THE SECOND DRAFT
Here it is, lovely readers. This is the second (self-edited) draft of my project for Writer In Motion. If you recall from last week, my first draft had roughly 494 words in total. I wasn’t sure what I was going to edit in or out this week, so I focused on trying to add layers of emotional complexity to Atlas (second person makes this so hard!) and playing with visual descriptions. The easiest part is seeing it in my head. The hardest part is writing it (go figure!). Anywho, this raised the word count of my second draft to 739. That’s only 245, and I do feel as though I’ve lost a ton of poetic flow. but it’s only one edit. Before you read, a couple notes:
A Word On the World: Vallumoira is Atlas and Lyra’s intended destination, but this isn’t actually where they end up in the first chapter. In chapter two, Atlas will wash up onto the shore of a place “even the gods have forgotten” and refer to it as a “ghost village” of “lost things” but I don’t know the name of this place yet. It’s loosely inspired by several real abandoned ghost towns in Italy, and it’s a place where letters from the lost or dead wash up shores in glass bottles or in the form of paper planes. The world’s magic isn’t going to make sense, and for the most part, the characters won’t be startled by this. There are sea monsters, sirens, ghostly apparitions, and, of course, a special kind of magic that only doll makers can use to breathe life into their creations. Atlas, as the story progresses, slowly transforms from a wooden doll into a real girl, and this will probably be the only explainable event of magic in the whole story. Other than these odd little quirks, the world is pretty much like ours…from, like, 100-200 years ago!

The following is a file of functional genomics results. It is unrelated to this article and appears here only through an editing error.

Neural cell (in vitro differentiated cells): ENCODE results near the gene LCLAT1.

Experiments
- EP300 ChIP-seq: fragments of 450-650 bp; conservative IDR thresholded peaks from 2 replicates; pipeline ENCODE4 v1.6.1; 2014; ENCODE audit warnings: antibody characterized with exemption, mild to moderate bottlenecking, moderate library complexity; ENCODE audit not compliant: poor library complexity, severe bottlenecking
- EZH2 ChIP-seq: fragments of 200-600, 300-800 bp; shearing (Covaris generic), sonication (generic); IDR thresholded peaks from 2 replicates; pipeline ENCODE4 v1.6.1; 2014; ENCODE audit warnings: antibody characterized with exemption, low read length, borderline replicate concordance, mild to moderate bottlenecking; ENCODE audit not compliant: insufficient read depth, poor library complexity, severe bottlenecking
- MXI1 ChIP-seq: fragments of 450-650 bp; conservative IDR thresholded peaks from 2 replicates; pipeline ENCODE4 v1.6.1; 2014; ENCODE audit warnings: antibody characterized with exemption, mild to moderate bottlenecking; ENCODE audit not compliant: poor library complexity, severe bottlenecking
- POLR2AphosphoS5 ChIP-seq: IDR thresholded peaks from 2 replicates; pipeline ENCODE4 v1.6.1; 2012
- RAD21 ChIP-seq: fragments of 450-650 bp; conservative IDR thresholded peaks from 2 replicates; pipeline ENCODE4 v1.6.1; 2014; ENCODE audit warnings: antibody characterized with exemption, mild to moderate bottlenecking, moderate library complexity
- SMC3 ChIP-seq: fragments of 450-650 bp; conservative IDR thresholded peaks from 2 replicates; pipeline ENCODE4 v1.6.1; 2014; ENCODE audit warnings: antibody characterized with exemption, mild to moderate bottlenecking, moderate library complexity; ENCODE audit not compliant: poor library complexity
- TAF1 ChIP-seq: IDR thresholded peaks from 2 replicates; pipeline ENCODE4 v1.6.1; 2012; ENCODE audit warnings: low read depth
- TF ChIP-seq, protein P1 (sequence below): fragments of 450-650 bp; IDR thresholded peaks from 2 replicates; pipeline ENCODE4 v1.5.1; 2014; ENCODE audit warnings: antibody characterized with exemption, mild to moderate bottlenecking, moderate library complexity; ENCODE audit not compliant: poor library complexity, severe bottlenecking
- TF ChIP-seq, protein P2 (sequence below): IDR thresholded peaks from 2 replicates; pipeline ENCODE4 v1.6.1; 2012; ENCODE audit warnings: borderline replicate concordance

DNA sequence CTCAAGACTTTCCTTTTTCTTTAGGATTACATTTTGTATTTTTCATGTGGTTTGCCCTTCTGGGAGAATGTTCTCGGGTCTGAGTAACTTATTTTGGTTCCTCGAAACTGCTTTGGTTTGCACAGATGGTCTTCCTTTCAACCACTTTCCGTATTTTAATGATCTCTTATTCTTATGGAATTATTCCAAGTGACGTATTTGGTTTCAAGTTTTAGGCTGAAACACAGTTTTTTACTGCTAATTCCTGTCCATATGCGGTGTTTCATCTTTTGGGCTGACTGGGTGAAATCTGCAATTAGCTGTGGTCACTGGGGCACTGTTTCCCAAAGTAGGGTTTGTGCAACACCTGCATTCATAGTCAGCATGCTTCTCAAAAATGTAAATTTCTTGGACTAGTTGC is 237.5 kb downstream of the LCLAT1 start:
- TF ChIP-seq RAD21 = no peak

Warning: Although there’s nothing necessarily graphic/violent, this story is heavy. It deals with themes of loss/grief directly, relationships, and the scariness of growing up in a world that feels impossibly large. It was actually a little difficult for me because I drew from my own experiences with loss/grief. So this is a gentle warning for those of you who are especially sensitive (like me).